Cathedral Basilica of St. Joseph
Listed on both the National Register of Historic Places and as a California Historic Landmark, the Cathedral Basilica of St. Joseph began as a humble Franciscan adobe church in a Spanish civilian settlement, Pueblo de San Jose de Guadalupe. Due to earthquakes and fires, a total of four St. Joseph's buildings have stood on the site, including the present cathedral, which dates to 1875 [1; 2; 3].
Backstory and Context
Nine years later, with the addition of the portico and
completion of the dome, the General Grant Classical style St. Joseph's
Cathedral was finished [1; 2]. In 1886, the Odell Tracker pipe organ was added
to the church, where it is still in use today--only one of four in the United
States and the only Odell in working condition on the West Coast. Thirty-six of
the cathedral's stained glass windows were installed between its opening and
1920, the earliest two having been made in Italy and sixteen more crafted in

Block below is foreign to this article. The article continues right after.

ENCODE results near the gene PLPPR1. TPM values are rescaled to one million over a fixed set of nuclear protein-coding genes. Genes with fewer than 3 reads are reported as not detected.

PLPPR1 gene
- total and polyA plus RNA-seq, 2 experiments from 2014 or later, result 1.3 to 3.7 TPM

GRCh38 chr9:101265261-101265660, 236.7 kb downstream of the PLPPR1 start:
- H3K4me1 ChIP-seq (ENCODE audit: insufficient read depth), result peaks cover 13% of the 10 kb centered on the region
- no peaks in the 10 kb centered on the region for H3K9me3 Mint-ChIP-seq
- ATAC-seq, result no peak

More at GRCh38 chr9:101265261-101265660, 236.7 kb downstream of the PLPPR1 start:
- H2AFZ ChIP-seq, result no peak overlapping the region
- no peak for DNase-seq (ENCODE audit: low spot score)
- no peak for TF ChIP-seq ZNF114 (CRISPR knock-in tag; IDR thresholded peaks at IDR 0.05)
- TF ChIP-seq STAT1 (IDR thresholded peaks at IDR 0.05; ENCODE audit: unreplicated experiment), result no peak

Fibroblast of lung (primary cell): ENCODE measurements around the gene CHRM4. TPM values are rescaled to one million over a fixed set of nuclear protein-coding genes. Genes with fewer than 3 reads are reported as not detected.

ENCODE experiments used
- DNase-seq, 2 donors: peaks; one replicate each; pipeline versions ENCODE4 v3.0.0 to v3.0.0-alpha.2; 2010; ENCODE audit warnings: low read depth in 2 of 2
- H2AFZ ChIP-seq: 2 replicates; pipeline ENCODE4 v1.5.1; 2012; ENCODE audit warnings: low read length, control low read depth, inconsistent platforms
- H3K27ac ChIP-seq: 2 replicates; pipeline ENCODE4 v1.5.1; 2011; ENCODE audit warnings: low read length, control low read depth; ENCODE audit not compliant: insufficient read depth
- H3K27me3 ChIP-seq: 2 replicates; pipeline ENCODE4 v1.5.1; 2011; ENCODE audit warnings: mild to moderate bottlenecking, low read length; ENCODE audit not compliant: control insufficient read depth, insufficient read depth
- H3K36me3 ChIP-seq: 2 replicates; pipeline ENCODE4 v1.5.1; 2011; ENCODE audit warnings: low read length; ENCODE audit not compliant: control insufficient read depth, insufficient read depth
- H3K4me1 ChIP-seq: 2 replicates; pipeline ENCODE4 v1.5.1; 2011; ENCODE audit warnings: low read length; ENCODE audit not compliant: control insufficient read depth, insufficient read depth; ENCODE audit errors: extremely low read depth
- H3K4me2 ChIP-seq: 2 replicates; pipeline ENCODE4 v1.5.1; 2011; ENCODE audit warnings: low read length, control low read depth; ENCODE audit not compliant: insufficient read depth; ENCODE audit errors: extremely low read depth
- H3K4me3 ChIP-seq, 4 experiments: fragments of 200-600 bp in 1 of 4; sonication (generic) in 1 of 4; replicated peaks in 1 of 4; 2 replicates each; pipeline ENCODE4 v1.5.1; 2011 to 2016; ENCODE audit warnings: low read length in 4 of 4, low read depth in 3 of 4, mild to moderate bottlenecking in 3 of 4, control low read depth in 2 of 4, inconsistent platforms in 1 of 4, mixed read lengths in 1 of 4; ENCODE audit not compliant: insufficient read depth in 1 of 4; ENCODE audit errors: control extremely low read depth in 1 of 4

Bavaria . The 1906 earthquake caused damage to the architectural detailing
and interior furnishings, and the 1920s saw refurbishing and an art enhancement
program at St. Joseph's, including the aluminizing of the copper domes, which
now appear silver. Further restoration was required when, in 1952, structural
issues were discovered, and again in the 1980s after the Diocese of San Jose
was established; by the end of the decade, St. Joseph's was its designated
cathedral [1; 2]. Due to these renovations and its historical and architectural
significance, the cathedral was elevated in 1997 to a minor basilica by Pope
John Paul II, as well as receiving status on the California Historical Landmark
an the National Register of Historic Places .
1. Bamburg, Bonnie and Bruce Radde. "St. Joseph's Roman Catholic Church." National Parks Service, National Register of Historic Places. January 15, 1977. Accessed December 26, 2016. https://focus.nps.gov/AssetDetail/NRIS/77000345.
2. Cathedral Basilica of St. Joseph's. Official website of St. Joseph's Cathedral. Accessed December 26, 2016. http://www.stjosephcathedral.org/history/.
3. Whittle, Syd. "St.
Joseph's Cathedral." Historical Marker Database. April 29, 2010. Accessed
December 17, 2016. http://www.hmdb.org/Marker.asp?Marker=30209.